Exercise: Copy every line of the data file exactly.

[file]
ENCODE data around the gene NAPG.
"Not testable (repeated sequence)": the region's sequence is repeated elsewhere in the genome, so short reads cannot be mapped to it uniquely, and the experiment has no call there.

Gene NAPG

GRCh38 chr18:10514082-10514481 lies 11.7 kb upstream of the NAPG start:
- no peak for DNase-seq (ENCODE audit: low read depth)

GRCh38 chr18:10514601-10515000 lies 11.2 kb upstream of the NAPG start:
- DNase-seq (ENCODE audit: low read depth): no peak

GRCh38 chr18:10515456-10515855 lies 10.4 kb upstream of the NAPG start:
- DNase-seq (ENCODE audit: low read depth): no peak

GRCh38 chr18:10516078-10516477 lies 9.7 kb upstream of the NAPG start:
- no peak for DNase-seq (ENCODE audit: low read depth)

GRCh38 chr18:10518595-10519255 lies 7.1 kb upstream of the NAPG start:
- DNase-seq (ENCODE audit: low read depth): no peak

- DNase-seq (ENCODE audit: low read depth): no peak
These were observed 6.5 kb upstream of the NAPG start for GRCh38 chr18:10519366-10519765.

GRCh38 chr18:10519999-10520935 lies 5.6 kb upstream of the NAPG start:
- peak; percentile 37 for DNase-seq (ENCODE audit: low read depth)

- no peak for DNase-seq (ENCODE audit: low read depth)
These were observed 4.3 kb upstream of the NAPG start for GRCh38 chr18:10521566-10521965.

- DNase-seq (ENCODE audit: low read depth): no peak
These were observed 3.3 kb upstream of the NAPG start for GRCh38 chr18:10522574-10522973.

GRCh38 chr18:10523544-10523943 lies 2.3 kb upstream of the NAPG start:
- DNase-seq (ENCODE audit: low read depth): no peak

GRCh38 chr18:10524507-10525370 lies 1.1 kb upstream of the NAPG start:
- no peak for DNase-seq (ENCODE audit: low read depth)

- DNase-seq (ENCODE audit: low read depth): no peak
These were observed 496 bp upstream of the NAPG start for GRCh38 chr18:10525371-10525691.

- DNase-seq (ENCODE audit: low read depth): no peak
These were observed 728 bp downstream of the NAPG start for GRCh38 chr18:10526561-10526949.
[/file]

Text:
ENCODE data around the gene NAPG.
"Not testable (repeated sequence)": the region's sequence is repeated elsewhere in the genome, so short reads cannot be mapped to it uniquely, and the experiment has no call there.

Gene NAPG

GRCh38 chr18:10514082-10514481 lies 11.7 kb upstream of the NAPG start:
- no peak for DNase-seq (ENCODE audit: low read depth)

GRCh38 chr18:10514601-10515000 lies 11.2 kb upstream of the NAPG start:
- DNase-seq (ENCODE audit: low read depth): no peak

GRCh38 chr18:10515456-10515855 lies 10.4 kb upstream of the NAPG start:
- DNase-seq (ENCODE audit: low read depth): no peak

GRCh38 chr18:10516078-10516477 lies 9.7 kb upstream of the NAPG start:
- no peak for DNase-seq (ENCODE audit: low read depth)

GRCh38 chr18:10518595-10519255 lies 7.1 kb upstream of the NAPG start:
- DNase-seq (ENCODE audit: low read depth): no peak

- DNase-seq (ENCODE audit: low read depth): no peak
These were observed 6.5 kb upstream of the NAPG start for GRCh38 chr18:10519366-10519765.

GRCh38 chr18:10519999-10520935 lies 5.6 kb upstream of the NAPG start:
- peak; percentile 37 for DNase-seq (ENCODE audit: low read depth)

- no peak for DNase-seq (ENCODE audit: low read depth)
These were observed 4.3 kb upstream of the NAPG start for GRCh38 chr18:10521566-10521965.

- DNase-seq (ENCODE audit: low read depth): no peak
These were observed 3.3 kb upstream of the NAPG start for GRCh38 chr18:10522574-10522973.

GRCh38 chr18:10523544-10523943 lies 2.3 kb upstream of the NAPG start:
- DNase-seq (ENCODE audit: low read depth): no peak

GRCh38 chr18:10524507-10525370 lies 1.1 kb upstream of the NAPG start:
- no peak for DNase-seq (ENCODE audit: low read depth)

- DNase-seq (ENCODE audit: low read depth): no peak
These were observed 496 bp upstream of the NAPG start for GRCh38 chr18:10525371-10525691.

- DNase-seq (ENCODE audit: low read depth): no peak
These were observed 728 bp downstream of the NAPG start for GRCh38 chr18:10526561-10526949.